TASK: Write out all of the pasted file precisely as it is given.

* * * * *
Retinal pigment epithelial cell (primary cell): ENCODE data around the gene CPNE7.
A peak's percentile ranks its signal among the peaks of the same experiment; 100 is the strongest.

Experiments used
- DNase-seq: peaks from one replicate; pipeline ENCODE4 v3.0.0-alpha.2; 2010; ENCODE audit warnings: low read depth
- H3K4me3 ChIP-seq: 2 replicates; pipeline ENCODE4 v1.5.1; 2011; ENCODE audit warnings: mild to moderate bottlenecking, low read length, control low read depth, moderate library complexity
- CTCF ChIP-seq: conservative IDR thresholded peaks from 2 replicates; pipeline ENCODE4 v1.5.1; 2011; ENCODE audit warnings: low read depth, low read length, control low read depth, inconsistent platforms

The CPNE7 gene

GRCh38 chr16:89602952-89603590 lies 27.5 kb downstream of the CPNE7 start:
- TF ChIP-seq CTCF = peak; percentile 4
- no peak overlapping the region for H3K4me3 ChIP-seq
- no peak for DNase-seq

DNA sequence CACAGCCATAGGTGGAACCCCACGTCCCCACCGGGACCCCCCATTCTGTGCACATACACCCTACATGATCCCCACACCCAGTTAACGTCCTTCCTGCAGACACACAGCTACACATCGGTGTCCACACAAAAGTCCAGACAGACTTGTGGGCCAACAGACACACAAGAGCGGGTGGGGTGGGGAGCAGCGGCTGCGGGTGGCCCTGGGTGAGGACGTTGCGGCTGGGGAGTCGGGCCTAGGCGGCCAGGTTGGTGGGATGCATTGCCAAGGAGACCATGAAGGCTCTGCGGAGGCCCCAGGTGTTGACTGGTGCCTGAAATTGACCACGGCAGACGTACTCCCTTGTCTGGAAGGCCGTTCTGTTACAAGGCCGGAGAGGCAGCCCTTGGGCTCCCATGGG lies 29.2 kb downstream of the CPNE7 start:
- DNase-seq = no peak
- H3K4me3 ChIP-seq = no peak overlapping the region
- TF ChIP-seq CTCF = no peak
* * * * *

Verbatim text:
Retinal pigment epithelial cell (primary cell): ENCODE data around the gene CPNE7.
A peak's percentile ranks its signal among the peaks of the same experiment; 100 is the strongest.

Experiments used
- DNase-seq: peaks from one replicate; pipeline ENCODE4 v3.0.0-alpha.2; 2010; ENCODE audit warnings: low read depth
- H3K4me3 ChIP-seq: 2 replicates; pipeline ENCODE4 v1.5.1; 2011; ENCODE audit warnings: mild to moderate bottlenecking, low read length, control low read depth, moderate library complexity
- CTCF ChIP-seq: conservative IDR thresholded peaks from 2 replicates; pipeline ENCODE4 v1.5.1; 2011; ENCODE audit warnings: low read depth, low read length, control low read depth, inconsistent platforms

The CPNE7 gene

GRCh38 chr16:89602952-89603590 lies 27.5 kb downstream of the CPNE7 start:
- TF ChIP-seq CTCF = peak; percentile 4
- no peak overlapping the region for H3K4me3 ChIP-seq
- no peak for DNase-seq

DNA sequence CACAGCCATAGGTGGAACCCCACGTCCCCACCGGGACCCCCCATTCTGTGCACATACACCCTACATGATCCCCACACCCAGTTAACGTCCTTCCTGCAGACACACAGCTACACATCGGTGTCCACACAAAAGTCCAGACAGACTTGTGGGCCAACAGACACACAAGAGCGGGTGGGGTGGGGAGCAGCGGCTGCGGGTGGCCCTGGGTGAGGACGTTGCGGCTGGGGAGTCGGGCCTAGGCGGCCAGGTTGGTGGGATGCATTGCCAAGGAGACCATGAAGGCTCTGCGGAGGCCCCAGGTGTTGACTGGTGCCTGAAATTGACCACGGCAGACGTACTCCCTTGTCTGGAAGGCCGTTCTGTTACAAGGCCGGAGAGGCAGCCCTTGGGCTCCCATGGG lies 29.2 kb downstream of the CPNE7 start:
- DNase-seq = no peak
- H3K4me3 ChIP-seq = no peak overlapping the region
- TF ChIP-seq CTCF = no peak